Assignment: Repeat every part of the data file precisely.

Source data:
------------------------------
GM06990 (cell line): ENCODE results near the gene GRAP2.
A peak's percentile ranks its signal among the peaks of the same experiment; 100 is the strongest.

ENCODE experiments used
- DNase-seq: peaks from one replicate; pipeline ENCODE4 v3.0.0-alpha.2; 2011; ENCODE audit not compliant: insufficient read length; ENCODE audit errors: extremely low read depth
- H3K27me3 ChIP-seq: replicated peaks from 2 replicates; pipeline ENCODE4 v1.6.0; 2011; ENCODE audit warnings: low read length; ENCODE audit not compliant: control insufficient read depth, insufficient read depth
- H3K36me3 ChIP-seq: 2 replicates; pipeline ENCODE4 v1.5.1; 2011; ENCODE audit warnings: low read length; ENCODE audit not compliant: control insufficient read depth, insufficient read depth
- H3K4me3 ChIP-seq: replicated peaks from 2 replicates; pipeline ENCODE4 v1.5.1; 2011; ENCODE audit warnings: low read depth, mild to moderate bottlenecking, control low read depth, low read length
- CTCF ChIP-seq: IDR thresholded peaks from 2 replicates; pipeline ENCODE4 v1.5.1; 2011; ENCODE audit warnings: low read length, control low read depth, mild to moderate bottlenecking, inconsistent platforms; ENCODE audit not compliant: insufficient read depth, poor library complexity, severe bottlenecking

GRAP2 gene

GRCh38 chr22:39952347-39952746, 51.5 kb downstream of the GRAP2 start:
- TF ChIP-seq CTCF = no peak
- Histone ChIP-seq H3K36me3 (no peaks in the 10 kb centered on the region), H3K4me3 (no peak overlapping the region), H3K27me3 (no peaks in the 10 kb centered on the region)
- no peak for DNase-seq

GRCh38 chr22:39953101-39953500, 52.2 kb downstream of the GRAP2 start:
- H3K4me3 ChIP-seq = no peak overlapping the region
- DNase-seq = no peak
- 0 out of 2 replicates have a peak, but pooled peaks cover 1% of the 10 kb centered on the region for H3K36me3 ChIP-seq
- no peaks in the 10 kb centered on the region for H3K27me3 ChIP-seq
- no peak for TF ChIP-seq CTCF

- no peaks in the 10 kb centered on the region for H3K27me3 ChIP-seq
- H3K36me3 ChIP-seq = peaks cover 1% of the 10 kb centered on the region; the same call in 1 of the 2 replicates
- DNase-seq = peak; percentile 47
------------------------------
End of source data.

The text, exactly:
GM06990 (cell line): ENCODE results near the gene GRAP2.
A peak's percentile ranks its signal among the peaks of the same experiment; 100 is the strongest.

ENCODE experiments used
- DNase-seq: peaks from one replicate; pipeline ENCODE4 v3.0.0-alpha.2; 2011; ENCODE audit not compliant: insufficient read length; ENCODE audit errors: extremely low read depth
- H3K27me3 ChIP-seq: replicated peaks from 2 replicates; pipeline ENCODE4 v1.6.0; 2011; ENCODE audit warnings: low read length; ENCODE audit not compliant: control insufficient read depth, insufficient read depth
- H3K36me3 ChIP-seq: 2 replicates; pipeline ENCODE4 v1.5.1; 2011; ENCODE audit warnings: low read length; ENCODE audit not compliant: control insufficient read depth, insufficient read depth
- H3K4me3 ChIP-seq: replicated peaks from 2 replicates; pipeline ENCODE4 v1.5.1; 2011; ENCODE audit warnings: low read depth, mild to moderate bottlenecking, control low read depth, low read length
- CTCF ChIP-seq: IDR thresholded peaks from 2 replicates; pipeline ENCODE4 v1.5.1; 2011; ENCODE audit warnings: low read length, control low read depth, mild to moderate bottlenecking, inconsistent platforms; ENCODE audit not compliant: insufficient read depth, poor library complexity, severe bottlenecking

GRAP2 gene

GRCh38 chr22:39952347-39952746, 51.5 kb downstream of the GRAP2 start:
- TF ChIP-seq CTCF = no peak
- Histone ChIP-seq H3K36me3 (no peaks in the 10 kb centered on the region), H3K4me3 (no peak overlapping the region), H3K27me3 (no peaks in the 10 kb centered on the region)
- no peak for DNase-seq

GRCh38 chr22:39953101-39953500, 52.2 kb downstream of the GRAP2 start:
- H3K4me3 ChIP-seq = no peak overlapping the region
- DNase-seq = no peak
- 0 out of 2 replicates have a peak, but pooled peaks cover 1% of the 10 kb centered on the region for H3K36me3 ChIP-seq
- no peaks in the 10 kb centered on the region for H3K27me3 ChIP-seq
- no peak for TF ChIP-seq CTCF

- no peaks in the 10 kb centered on the region for H3K27me3 ChIP-seq
- H3K36me3 ChIP-seq = peaks cover 1% of the 10 kb centered on the region; the same call in 1 of the 2 replicates
- DNase-seq = peak; percentile 47